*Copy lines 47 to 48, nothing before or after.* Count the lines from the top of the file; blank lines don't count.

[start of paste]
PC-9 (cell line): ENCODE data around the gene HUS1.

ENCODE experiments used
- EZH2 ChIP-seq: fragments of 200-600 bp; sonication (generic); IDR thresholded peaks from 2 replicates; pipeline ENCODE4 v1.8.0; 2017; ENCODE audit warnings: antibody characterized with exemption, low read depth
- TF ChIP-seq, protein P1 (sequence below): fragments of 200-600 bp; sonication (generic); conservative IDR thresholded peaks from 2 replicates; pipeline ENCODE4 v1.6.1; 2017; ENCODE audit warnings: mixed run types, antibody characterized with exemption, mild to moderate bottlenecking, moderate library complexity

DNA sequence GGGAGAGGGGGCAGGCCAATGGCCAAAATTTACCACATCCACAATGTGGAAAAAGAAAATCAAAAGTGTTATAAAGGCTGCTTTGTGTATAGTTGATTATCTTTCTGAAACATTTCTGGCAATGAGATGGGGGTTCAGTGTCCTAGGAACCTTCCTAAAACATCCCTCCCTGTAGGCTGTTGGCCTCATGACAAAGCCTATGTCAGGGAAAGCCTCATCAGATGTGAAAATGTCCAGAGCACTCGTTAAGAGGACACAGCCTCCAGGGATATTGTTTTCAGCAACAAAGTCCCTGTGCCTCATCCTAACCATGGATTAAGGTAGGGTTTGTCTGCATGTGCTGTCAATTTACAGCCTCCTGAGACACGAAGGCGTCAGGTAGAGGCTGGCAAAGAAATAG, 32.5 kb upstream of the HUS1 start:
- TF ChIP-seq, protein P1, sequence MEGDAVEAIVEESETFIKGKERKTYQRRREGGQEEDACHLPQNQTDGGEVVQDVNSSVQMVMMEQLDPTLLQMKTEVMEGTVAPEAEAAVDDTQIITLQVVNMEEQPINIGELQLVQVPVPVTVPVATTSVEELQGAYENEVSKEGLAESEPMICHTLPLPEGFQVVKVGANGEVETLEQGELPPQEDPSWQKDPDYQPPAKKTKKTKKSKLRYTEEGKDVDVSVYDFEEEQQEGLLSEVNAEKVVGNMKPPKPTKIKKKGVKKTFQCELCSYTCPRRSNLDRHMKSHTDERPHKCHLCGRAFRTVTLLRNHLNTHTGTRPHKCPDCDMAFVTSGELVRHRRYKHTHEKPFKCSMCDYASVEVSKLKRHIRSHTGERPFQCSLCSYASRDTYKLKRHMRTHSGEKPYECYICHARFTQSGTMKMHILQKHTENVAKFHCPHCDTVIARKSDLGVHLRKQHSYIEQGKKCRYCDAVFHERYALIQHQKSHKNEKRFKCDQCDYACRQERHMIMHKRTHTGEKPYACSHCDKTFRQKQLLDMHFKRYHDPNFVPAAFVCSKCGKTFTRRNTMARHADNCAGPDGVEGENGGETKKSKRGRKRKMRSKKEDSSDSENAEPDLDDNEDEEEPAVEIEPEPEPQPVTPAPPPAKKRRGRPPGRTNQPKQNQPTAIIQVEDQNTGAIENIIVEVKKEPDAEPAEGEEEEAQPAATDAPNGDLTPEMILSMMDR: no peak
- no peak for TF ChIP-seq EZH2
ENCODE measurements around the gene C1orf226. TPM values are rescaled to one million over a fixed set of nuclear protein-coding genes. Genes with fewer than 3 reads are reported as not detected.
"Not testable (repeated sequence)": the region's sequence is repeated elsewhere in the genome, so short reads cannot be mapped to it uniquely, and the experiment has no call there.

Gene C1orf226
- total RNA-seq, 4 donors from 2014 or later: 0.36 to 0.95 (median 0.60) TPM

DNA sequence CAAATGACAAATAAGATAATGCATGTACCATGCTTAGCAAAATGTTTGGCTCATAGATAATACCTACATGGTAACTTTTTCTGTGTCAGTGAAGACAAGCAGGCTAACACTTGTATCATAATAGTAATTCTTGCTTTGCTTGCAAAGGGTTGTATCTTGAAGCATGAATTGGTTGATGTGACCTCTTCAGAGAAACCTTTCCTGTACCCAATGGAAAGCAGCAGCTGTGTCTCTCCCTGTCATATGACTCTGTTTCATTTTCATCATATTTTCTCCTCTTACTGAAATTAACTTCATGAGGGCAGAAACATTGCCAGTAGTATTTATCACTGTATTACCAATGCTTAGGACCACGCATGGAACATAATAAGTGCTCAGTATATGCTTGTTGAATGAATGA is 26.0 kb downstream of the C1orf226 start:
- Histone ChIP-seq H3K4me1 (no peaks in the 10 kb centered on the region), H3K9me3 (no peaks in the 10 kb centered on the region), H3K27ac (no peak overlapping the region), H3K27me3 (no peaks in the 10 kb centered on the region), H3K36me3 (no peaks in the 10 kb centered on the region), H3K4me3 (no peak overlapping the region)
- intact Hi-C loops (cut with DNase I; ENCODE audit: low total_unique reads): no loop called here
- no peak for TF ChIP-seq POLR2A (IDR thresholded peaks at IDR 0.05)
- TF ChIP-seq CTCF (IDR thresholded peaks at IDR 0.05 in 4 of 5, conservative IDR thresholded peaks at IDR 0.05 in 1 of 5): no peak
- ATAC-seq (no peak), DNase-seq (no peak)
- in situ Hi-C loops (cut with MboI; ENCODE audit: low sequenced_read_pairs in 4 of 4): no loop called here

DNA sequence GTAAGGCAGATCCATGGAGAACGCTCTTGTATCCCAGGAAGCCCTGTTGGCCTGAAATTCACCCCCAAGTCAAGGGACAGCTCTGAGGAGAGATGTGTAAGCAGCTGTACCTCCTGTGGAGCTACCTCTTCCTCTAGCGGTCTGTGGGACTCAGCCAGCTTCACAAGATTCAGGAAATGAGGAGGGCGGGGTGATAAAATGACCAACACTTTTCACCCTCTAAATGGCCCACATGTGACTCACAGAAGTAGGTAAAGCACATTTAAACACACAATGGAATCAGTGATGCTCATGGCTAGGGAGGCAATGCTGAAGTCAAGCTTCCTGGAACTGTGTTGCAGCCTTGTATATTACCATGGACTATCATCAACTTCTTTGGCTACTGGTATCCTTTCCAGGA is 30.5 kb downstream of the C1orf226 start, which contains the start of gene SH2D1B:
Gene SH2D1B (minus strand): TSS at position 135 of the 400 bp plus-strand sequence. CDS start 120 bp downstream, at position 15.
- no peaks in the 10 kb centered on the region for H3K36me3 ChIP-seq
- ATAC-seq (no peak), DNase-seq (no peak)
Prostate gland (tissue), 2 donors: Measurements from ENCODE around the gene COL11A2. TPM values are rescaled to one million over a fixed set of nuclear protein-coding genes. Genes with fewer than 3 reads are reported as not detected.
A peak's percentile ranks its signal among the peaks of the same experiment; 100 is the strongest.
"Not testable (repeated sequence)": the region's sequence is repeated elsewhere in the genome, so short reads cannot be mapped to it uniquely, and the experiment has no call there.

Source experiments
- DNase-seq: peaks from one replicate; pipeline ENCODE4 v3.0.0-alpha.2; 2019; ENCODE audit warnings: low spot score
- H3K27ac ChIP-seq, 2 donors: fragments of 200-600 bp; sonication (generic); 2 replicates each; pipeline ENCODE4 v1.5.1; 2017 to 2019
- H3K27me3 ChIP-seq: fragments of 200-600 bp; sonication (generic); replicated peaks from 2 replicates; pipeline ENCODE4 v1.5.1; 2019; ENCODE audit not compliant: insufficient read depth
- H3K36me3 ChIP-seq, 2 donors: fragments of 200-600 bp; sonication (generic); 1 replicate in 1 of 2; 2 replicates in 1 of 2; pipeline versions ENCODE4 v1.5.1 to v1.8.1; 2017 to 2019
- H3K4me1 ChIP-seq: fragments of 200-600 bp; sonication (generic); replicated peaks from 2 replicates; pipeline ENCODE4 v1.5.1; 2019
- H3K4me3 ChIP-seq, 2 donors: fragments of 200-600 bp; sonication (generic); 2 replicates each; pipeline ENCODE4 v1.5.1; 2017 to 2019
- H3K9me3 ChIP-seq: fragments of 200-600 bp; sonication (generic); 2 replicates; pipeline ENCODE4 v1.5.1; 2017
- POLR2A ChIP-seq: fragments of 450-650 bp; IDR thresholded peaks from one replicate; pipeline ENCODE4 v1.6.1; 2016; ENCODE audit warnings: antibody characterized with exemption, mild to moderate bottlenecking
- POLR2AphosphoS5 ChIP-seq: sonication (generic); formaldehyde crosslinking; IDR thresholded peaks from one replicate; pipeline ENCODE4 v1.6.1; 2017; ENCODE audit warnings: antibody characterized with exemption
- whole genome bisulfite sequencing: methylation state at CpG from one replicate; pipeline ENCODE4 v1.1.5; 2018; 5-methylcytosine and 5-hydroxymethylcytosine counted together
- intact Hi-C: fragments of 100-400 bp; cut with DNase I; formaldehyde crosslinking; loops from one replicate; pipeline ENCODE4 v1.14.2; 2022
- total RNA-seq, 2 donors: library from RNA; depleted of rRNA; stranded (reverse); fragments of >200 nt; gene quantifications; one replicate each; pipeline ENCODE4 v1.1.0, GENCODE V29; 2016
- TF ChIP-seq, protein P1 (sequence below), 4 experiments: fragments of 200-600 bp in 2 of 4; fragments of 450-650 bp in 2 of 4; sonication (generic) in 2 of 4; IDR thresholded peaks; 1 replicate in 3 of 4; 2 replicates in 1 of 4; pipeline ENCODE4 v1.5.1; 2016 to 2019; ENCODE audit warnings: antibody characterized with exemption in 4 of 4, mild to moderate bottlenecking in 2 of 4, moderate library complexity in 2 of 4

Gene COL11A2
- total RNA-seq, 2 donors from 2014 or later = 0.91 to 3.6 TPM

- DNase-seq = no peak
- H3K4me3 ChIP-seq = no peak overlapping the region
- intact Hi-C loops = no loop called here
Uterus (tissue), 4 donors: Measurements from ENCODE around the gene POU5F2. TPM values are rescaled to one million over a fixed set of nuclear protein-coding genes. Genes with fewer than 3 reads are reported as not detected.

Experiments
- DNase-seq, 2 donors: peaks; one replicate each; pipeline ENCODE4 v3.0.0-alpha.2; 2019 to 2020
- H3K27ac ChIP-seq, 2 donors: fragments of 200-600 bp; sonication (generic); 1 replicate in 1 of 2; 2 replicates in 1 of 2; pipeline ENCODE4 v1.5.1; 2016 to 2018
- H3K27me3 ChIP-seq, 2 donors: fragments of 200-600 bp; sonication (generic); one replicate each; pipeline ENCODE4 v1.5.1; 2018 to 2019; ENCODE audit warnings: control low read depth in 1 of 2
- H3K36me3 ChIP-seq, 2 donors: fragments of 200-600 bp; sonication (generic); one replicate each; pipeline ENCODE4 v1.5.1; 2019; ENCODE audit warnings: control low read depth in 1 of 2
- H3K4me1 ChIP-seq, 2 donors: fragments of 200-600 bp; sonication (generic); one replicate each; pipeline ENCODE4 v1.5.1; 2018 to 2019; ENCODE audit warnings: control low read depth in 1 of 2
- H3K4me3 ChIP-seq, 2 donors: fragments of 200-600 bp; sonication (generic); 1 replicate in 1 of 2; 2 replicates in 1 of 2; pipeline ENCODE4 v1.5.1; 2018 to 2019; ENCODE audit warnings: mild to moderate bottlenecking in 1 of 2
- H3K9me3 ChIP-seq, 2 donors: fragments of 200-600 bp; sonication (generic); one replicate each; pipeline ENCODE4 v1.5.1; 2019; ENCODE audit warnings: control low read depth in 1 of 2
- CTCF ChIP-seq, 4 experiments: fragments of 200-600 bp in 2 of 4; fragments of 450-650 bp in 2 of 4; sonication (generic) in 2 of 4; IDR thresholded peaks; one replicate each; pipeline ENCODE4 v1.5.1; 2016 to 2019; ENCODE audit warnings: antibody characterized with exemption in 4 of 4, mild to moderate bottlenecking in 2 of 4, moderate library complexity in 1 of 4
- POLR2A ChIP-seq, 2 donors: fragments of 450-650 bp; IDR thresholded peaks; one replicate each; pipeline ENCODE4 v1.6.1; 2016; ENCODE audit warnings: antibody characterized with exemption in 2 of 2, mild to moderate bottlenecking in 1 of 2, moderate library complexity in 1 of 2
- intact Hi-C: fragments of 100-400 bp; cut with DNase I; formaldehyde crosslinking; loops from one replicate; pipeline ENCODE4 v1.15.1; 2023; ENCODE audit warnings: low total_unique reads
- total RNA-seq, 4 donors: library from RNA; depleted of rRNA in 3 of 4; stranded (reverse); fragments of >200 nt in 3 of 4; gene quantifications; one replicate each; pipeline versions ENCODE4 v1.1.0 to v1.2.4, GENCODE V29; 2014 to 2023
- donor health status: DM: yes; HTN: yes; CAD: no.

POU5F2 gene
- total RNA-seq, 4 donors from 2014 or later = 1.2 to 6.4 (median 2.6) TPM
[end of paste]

- DNase-seq, 2 donors: peaks; one replicate each; pipeline ENCODE4 v3.0.0-alpha.2; 2019 to 2020
- H3K27ac ChIP-seq, 2 donors: fragments of 200-600 bp; sonication (generic); 1 replicate in 1 of 2; 2 replicates in 1 of 2; pipeline ENCODE4 v1.5.1; 2016 to 2018